Express JS Error Handling Tutorial with Best Examples

By Digamber Rawat Last updated on
In this Express JS tutorial, we’ll briefly go over what express js is, how to install it and the most importantly how to handle errors in an Express app. Express.js allows us to catch and process both synchronous and asynchronous errors efficiently for any unexpected situation. Express offers middleware functions to deal with errors.

Introduction Express Js

Express.js is a web application framework based on Node.js. The core philosophy of Express is based on Http Modules and connect components, which are known as middleware. Express is designed to build a robust web application and RESTful APIs. Express.js provides a high level of flexibility to web developers when it comes to building the latest web applications.

Setting Up Express JS Project with Node

Run command in terminal to create a basic Node and Express js project from scratch:

mkdir expressjs-error-handling

Enter into the project folder:

cd expressjs-error-handling

Open the project folder in the code editor.

Run the below command to create the package.json file for Express.JS error handling project.

npm init -y

Following will be the output displayed on your terminal:

{
  "name": "expressjs-error-handling",
  "version": "1.0.0",
  "description": "",
  "main": "index.js",
  "scripts": {
    "test": "echo \"Error: no test specified\" && exit 1"
  },
  "keywords": [],
  "author": "",
  "license": "ISC"
}

Setting up Express Server

In this step, we set up express js server, but before that install Express js package by running the given below command:

npm install express

Now, create an app.js file in the project’s root folder. In this file, we are about to keep our app’s basic configurations.

touch app.js

Then, add the Express server configurations:

// app.js

const express = require('express'),
  PORT = process.env.PORT || 4000;

// Express Configuration
const app = express();

// Set up PORT
app.listen(PORT, () => {
  console.log('Connected to port ' + PORT)
})

Your node server is ready to be served, save your app.js file and run the following command.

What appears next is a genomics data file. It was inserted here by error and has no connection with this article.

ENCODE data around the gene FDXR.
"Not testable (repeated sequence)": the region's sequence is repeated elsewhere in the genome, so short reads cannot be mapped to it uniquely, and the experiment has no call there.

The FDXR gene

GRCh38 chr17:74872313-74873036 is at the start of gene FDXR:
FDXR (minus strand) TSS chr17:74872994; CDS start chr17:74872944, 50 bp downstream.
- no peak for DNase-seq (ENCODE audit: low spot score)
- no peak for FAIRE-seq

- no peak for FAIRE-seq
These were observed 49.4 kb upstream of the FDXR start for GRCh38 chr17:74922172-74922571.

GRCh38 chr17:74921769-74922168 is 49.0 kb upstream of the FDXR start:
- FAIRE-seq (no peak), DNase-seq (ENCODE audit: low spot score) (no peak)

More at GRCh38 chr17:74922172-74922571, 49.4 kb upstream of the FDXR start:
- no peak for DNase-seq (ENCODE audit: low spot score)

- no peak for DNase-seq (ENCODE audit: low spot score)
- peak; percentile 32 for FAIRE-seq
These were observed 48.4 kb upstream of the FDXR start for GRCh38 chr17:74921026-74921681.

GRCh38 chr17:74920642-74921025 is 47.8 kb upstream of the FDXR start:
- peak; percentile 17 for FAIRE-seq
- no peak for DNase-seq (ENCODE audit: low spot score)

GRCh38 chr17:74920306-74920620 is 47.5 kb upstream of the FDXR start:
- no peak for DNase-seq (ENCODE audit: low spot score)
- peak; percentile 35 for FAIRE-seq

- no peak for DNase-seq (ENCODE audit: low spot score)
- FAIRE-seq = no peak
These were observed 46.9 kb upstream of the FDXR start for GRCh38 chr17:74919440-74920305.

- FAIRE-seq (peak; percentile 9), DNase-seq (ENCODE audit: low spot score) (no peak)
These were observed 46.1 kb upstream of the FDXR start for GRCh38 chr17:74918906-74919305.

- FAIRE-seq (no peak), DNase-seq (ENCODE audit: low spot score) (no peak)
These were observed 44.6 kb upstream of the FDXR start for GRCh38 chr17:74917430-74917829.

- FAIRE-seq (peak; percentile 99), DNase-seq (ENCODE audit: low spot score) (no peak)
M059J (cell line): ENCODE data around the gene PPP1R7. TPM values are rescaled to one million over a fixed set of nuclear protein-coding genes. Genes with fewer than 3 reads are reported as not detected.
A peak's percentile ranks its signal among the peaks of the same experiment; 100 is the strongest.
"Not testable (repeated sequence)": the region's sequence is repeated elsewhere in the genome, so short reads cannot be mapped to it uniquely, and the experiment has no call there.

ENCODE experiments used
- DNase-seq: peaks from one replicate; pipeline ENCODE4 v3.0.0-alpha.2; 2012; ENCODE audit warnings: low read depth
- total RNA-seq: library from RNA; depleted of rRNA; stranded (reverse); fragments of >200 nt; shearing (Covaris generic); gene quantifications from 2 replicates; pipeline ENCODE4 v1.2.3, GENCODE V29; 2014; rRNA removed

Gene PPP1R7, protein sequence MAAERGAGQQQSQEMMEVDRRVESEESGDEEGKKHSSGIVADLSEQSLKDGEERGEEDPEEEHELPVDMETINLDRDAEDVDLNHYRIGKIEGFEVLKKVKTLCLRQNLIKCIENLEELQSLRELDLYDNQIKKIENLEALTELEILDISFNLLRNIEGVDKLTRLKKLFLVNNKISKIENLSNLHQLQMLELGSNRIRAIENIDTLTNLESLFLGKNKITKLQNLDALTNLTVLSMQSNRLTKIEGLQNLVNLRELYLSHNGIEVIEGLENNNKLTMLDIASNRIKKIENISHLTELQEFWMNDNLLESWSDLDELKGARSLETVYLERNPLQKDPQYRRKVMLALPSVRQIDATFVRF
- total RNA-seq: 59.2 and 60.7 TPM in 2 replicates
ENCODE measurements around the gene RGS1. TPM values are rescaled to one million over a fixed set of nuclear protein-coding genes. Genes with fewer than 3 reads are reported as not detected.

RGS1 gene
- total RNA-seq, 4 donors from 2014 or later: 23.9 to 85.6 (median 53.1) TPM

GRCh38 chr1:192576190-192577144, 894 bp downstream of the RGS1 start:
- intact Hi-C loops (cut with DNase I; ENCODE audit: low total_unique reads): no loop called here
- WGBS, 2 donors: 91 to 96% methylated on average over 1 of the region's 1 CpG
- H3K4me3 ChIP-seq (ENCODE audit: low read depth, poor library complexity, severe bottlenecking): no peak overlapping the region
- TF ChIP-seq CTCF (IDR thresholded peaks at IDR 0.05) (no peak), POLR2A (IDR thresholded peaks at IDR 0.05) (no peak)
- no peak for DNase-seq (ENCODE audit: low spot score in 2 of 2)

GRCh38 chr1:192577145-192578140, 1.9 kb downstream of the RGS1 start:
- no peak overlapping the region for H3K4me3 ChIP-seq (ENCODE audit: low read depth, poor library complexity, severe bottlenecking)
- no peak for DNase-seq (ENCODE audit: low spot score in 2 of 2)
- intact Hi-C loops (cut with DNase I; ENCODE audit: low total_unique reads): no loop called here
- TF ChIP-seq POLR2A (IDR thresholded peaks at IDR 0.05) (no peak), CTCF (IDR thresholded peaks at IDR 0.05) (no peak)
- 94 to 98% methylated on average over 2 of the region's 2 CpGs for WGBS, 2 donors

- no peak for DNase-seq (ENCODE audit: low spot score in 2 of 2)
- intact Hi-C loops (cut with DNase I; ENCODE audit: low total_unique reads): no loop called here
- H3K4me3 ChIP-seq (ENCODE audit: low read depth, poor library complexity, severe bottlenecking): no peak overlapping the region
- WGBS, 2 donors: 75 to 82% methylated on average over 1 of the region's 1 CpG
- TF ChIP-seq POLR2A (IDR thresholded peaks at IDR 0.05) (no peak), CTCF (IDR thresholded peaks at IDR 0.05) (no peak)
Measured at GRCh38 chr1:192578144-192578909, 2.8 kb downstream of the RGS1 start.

node app
# node app
# Server is running at PORT: 4000

You can check out your basic express app on the following url: http://localhost:4000

Basic Express Error Handling Example

A web application is made of various services and databases. When a web application receives the data, that data is processed through various services in the backend. While the process is going on, any unexpected thing may occur. A database or service might get failed. A web application should be ready to handle such kind of situation, and this is where the error handlers come into the limelight.

Let us check out the basic error handling example in Express.

// Express middleware
app.get('/employees', async function(req, res) {
  let employees;
  try {

    employees = await db.collection('Employees').find().toArray();

  } catch (error) {

    // User friendly error response
    res.status(500).json({ 
      error: error.toString() 
    });
  }

  res.json({ employees });
});

To give you the demo of how does error handling work in Express. We declared the '/employees' endpoint. When users access '/employees' endpoint, then the try-catch block will be triggered. And, If any error shows up, then, it will throw the exception; otherwise, the employee’s data will be returned. This is just a brief error handling example for handling one or two endpoints in an Express middleware.

Define Error Handling in Express App

Now, we’ll learn to integrate error handling using Express functions which are known as middleware. A req, res, and next arguments are denoted by middleware in Express. In the below example, we’ll see how to use middleware to handle the errors.

app.use((err, req, res, next) => {
  res.status(500).send('Error found');
});

Express Wildcard 404 Error Handling

We can also define error handling for wildcard routes using '*' in our routes if a user tries to access the route which doesn’t exist in our Express app. Express will throw the error or in simple terms will be triggered a 404 error in this case.

app.get('*', function(req, res, next) {
  let err = new Error("Page Doesn't Exist");